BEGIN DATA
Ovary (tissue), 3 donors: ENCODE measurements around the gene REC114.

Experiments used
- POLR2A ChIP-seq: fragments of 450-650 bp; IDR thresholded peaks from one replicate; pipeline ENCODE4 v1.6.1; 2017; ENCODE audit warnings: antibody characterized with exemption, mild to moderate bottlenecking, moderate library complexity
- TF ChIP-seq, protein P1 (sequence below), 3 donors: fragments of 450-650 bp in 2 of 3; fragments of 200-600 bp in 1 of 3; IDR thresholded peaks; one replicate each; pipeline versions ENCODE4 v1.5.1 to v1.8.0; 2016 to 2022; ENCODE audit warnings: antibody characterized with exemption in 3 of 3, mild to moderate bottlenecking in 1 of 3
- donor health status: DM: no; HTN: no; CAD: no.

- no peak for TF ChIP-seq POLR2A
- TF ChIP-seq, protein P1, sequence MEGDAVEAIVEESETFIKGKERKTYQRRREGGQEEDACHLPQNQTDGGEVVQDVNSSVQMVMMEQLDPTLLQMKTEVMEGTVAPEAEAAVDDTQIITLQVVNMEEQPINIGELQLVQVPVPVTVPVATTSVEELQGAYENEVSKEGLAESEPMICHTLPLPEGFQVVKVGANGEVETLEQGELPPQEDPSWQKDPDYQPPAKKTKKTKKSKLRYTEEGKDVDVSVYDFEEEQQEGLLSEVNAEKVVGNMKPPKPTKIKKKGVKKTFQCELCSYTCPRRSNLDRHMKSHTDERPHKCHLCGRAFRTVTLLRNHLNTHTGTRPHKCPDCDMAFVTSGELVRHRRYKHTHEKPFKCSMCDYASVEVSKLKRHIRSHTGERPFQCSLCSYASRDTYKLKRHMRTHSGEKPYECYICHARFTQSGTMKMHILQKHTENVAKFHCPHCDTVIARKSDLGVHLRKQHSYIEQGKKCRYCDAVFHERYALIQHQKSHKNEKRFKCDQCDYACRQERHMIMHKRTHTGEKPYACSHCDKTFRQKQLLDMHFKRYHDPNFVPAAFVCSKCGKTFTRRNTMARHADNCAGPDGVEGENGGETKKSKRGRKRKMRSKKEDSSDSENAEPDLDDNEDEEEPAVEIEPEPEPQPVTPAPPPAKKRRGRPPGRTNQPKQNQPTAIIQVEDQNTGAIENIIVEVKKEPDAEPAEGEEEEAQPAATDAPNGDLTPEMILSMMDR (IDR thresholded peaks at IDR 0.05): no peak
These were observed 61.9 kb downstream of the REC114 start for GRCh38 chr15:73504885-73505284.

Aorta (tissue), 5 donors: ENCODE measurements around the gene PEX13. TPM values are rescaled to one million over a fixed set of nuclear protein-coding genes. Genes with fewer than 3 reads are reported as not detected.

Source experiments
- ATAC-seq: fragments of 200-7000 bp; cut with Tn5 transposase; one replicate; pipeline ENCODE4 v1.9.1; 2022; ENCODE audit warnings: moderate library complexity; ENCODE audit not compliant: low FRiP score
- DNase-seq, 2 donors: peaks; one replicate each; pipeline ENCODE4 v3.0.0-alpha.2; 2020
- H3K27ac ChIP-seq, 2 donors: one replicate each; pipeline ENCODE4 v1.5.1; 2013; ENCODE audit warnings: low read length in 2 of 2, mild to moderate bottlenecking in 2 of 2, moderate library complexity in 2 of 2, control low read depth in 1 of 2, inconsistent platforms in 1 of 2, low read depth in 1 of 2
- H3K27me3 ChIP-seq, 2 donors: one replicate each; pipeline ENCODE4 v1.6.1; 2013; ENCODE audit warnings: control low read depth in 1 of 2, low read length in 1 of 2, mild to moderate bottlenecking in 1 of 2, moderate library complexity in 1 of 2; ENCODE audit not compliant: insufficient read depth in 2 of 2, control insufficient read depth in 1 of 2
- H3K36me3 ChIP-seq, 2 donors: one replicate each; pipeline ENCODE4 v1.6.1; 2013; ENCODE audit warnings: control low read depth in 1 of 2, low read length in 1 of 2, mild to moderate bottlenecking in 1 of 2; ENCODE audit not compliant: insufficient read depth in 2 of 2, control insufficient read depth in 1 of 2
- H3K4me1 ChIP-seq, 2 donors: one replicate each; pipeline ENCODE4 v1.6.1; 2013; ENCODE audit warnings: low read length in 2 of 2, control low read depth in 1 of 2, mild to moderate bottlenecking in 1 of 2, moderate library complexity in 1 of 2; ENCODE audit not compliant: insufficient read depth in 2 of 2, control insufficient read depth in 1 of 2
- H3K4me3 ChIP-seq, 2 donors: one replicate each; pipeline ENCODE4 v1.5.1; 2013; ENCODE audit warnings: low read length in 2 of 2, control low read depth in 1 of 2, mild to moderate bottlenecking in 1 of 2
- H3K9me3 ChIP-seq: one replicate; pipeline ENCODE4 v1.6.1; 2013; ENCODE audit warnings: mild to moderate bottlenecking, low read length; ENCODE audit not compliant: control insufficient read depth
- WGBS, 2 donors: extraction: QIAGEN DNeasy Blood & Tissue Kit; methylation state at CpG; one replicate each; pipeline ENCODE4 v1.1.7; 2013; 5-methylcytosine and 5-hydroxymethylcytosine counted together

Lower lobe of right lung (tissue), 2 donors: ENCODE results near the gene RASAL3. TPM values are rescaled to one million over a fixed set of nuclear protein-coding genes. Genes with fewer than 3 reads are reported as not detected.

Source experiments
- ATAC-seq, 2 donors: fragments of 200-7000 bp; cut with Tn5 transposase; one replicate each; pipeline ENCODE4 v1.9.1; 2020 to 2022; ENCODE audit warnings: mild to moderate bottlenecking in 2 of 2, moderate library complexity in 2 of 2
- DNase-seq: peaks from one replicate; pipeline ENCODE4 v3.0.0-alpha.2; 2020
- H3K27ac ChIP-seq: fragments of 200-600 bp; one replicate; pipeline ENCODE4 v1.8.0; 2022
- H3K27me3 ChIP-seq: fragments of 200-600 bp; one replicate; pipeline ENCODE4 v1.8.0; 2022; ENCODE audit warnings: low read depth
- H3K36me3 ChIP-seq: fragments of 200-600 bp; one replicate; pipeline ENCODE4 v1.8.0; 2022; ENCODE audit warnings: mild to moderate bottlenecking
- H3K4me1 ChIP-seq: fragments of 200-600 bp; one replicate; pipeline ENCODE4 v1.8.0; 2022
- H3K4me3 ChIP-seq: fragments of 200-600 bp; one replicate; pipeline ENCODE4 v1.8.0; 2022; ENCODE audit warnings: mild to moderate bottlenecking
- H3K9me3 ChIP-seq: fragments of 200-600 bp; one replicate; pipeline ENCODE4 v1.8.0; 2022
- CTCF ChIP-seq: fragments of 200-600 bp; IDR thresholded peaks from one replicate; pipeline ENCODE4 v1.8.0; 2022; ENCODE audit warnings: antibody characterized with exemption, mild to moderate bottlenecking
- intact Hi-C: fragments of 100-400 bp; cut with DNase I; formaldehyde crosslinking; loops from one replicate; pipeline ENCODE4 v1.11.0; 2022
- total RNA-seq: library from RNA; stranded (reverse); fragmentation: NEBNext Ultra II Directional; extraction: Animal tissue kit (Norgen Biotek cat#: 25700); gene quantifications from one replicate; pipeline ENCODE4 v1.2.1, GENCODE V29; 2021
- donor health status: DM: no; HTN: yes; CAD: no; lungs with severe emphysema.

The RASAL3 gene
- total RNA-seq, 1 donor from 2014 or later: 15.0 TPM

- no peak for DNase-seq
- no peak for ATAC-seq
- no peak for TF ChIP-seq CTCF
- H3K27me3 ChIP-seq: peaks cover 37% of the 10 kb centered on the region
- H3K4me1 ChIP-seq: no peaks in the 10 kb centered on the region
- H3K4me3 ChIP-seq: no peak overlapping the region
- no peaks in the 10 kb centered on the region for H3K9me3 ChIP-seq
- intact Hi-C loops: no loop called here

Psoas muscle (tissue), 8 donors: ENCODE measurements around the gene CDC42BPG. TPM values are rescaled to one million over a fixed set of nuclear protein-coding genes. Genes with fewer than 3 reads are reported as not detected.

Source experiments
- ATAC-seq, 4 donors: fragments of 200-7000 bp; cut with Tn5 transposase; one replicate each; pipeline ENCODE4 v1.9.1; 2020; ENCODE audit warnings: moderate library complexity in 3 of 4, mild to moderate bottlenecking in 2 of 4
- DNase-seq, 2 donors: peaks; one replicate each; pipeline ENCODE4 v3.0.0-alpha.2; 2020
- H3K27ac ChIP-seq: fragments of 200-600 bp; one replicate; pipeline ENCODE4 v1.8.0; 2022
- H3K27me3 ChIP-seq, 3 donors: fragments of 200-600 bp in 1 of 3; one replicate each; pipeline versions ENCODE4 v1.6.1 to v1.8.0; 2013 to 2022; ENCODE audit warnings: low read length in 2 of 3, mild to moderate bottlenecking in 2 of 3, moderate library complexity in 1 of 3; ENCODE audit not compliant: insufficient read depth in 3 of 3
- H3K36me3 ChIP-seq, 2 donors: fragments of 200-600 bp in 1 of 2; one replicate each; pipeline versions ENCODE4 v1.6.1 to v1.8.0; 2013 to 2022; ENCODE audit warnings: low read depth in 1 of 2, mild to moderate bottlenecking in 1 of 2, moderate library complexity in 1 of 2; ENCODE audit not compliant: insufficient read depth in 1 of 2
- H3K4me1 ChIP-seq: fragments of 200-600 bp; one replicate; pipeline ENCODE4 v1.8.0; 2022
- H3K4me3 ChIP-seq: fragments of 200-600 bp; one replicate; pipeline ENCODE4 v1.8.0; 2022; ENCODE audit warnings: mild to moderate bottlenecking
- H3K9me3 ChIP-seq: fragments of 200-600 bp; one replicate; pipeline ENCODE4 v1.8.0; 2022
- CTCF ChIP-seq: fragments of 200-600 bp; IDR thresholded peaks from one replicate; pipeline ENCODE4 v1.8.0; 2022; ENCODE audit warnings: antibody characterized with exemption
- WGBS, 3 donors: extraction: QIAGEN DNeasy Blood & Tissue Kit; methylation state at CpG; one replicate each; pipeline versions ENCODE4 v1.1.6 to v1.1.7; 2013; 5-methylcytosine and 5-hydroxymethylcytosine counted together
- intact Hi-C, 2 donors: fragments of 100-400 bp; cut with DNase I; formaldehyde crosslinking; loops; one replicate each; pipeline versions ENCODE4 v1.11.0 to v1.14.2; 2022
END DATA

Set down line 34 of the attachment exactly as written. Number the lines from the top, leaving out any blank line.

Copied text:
The RASAL3 gene